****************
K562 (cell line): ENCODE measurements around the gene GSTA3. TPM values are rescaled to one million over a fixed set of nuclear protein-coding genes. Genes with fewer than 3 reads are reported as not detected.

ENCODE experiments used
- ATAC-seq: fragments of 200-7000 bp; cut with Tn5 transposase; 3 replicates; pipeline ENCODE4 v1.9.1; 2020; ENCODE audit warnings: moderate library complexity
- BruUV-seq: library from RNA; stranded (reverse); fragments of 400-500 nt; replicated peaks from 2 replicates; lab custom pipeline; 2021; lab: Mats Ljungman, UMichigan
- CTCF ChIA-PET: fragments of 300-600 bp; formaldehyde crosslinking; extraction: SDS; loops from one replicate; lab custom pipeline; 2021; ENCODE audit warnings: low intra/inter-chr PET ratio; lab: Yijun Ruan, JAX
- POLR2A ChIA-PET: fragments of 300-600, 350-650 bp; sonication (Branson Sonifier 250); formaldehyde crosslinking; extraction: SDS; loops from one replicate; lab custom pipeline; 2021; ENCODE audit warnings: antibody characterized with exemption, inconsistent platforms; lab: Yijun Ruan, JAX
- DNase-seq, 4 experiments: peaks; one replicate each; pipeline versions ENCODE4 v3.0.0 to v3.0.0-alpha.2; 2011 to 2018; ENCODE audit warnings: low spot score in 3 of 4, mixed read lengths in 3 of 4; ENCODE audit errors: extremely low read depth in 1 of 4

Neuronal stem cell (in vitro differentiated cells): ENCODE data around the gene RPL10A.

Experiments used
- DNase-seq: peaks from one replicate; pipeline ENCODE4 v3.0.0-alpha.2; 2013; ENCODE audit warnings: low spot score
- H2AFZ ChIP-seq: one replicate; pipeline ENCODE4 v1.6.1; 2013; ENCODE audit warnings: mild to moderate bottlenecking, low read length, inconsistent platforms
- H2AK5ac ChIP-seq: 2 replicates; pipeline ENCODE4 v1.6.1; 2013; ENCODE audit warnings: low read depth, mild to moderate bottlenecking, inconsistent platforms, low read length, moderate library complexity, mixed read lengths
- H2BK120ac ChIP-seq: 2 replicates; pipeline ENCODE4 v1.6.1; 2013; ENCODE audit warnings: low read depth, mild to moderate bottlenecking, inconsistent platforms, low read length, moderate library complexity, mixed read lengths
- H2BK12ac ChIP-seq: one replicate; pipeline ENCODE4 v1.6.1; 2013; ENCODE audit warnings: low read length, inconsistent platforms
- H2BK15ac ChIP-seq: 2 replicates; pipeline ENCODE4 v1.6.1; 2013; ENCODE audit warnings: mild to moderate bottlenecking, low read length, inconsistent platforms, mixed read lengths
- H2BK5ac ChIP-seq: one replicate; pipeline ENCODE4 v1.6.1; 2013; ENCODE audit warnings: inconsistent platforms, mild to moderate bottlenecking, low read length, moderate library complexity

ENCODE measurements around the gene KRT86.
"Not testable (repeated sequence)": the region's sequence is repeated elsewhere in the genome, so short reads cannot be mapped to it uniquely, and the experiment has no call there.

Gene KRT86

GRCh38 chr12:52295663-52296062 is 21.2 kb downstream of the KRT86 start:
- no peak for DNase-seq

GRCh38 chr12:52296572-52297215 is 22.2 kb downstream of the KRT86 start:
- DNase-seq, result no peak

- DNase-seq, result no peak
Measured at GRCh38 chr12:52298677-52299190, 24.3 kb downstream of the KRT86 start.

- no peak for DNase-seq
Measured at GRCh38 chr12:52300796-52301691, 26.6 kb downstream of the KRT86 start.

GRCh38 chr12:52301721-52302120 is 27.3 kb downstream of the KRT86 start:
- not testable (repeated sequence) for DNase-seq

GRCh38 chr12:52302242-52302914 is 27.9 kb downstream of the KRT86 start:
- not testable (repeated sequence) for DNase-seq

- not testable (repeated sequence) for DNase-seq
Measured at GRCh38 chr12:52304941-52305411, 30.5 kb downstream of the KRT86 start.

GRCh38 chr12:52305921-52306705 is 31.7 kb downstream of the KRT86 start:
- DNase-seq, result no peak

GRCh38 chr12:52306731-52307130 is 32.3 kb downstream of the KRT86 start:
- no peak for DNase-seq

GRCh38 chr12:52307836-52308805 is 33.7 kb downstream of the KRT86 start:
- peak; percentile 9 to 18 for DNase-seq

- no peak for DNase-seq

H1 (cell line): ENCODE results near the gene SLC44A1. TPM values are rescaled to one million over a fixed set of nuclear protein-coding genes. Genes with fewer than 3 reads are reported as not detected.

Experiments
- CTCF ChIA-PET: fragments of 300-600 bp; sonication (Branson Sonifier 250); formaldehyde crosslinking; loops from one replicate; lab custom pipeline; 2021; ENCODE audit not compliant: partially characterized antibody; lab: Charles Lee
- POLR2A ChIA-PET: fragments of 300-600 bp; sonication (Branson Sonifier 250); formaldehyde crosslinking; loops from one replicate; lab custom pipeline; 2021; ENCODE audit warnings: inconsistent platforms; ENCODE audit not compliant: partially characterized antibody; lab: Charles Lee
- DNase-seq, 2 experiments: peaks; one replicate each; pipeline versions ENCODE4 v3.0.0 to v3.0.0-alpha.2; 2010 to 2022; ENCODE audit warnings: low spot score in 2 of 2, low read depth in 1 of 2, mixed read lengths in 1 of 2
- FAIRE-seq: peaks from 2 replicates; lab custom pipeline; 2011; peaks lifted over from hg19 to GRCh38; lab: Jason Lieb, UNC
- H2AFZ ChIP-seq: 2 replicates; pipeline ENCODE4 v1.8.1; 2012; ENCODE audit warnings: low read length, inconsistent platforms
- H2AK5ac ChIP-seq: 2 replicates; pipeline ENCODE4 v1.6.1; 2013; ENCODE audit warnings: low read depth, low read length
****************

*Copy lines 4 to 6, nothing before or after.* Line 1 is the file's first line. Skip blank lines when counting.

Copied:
- BruUV-seq: library from RNA; stranded (reverse); fragments of 400-500 nt; replicated peaks from 2 replicates; lab custom pipeline; 2021; lab: Mats Ljungman, UMichigan
- CTCF ChIA-PET: fragments of 300-600 bp; formaldehyde crosslinking; extraction: SDS; loops from one replicate; lab custom pipeline; 2021; ENCODE audit warnings: low intra/inter-chr PET ratio; lab: Yijun Ruan, JAX
- POLR2A ChIA-PET: fragments of 300-600, 350-650 bp; sonication (Branson Sonifier 250); formaldehyde crosslinking; extraction: SDS; loops from one replicate; lab custom pipeline; 2021; ENCODE audit warnings: antibody characterized with exemption, inconsistent platforms; lab: Yijun Ruan, JAX